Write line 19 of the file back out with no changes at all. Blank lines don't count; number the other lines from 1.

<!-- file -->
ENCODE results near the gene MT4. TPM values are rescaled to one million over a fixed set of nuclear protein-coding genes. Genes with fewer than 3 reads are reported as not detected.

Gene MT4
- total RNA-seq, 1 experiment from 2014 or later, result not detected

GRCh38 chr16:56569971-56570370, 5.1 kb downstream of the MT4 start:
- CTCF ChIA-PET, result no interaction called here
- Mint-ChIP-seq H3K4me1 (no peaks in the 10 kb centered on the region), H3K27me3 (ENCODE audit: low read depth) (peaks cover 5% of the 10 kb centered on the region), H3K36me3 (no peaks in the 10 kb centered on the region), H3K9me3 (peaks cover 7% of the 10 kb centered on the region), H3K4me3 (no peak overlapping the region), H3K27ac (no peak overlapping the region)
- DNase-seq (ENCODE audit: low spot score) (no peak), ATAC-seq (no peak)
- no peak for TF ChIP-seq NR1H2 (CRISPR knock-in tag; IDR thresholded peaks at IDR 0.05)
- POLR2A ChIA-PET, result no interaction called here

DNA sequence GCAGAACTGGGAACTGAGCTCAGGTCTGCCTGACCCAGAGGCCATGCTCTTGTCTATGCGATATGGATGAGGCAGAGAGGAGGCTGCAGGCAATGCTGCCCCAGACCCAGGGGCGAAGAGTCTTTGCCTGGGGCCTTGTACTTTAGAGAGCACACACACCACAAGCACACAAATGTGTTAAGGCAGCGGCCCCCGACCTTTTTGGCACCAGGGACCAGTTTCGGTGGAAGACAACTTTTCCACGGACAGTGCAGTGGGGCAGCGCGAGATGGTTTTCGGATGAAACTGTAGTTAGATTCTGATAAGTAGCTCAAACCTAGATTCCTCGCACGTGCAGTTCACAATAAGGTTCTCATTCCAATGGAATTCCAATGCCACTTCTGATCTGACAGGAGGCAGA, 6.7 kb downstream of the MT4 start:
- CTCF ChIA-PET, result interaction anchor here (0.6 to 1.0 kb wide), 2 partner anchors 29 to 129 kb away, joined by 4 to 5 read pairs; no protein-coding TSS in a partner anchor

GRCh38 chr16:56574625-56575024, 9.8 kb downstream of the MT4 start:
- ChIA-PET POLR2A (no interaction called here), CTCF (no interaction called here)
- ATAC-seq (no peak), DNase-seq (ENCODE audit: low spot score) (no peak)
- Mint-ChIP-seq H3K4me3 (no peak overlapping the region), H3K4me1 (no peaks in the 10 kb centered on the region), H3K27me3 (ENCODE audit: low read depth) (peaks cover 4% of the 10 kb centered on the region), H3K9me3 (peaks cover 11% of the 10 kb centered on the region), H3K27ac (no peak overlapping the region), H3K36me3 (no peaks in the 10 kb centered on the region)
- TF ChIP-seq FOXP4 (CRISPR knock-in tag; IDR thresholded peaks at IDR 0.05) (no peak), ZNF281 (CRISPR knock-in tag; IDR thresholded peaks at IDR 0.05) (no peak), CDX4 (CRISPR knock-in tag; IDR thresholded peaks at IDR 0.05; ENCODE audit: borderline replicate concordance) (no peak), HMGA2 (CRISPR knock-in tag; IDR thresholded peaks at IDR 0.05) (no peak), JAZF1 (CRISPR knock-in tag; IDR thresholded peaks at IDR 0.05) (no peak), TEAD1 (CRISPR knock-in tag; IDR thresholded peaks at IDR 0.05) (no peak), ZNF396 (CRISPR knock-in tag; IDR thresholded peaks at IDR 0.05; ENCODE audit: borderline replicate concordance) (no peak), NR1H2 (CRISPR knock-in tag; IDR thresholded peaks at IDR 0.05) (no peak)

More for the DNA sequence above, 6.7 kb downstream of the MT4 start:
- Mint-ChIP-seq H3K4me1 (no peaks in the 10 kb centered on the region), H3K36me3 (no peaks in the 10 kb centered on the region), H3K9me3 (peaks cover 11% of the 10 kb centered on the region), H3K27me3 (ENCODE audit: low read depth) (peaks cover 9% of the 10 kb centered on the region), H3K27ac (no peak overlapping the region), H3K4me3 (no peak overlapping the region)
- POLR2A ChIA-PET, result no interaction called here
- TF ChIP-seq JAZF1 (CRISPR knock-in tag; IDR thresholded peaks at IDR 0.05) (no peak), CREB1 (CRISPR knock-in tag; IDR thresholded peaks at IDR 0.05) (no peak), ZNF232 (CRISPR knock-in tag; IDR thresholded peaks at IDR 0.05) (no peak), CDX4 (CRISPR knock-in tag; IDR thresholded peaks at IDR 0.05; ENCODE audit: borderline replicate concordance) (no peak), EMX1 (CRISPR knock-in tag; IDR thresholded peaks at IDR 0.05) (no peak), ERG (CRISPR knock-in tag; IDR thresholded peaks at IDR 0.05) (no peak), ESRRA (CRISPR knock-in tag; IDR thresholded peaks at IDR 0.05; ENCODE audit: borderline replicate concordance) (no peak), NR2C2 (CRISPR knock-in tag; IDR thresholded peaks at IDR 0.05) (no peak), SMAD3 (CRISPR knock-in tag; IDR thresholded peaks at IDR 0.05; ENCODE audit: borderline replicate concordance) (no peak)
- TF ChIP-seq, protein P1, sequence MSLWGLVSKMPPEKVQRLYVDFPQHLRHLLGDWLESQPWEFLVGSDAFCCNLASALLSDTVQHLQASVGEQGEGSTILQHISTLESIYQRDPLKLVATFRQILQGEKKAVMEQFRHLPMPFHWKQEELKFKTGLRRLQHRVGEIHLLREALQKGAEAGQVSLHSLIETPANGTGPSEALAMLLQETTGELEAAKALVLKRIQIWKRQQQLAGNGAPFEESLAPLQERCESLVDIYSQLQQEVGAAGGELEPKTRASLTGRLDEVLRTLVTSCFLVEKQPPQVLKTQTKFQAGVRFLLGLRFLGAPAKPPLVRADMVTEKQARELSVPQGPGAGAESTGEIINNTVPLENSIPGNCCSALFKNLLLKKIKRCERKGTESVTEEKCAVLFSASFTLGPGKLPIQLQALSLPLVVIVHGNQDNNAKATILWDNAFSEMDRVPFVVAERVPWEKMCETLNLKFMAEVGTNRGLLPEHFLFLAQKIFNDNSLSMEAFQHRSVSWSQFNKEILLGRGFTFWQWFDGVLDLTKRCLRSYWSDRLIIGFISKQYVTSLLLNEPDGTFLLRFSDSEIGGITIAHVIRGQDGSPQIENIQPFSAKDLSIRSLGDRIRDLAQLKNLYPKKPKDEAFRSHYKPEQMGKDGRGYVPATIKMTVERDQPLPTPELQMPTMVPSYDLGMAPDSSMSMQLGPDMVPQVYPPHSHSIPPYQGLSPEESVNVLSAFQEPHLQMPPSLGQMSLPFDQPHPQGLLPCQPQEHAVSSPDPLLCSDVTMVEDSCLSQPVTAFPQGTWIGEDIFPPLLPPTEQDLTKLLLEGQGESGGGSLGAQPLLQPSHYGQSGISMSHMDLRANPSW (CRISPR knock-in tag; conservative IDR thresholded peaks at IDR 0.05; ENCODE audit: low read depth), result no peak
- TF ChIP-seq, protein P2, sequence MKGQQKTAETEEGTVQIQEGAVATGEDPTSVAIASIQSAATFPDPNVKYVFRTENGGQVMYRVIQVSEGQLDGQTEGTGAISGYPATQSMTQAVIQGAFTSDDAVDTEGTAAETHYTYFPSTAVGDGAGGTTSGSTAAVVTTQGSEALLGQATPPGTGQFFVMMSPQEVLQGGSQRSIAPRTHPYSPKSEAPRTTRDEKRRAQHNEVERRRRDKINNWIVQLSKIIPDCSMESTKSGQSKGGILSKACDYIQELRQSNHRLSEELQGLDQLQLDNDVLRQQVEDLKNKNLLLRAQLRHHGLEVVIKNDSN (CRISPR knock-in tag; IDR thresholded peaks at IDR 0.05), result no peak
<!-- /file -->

- POLR2A ChIA-PET, result no interaction called here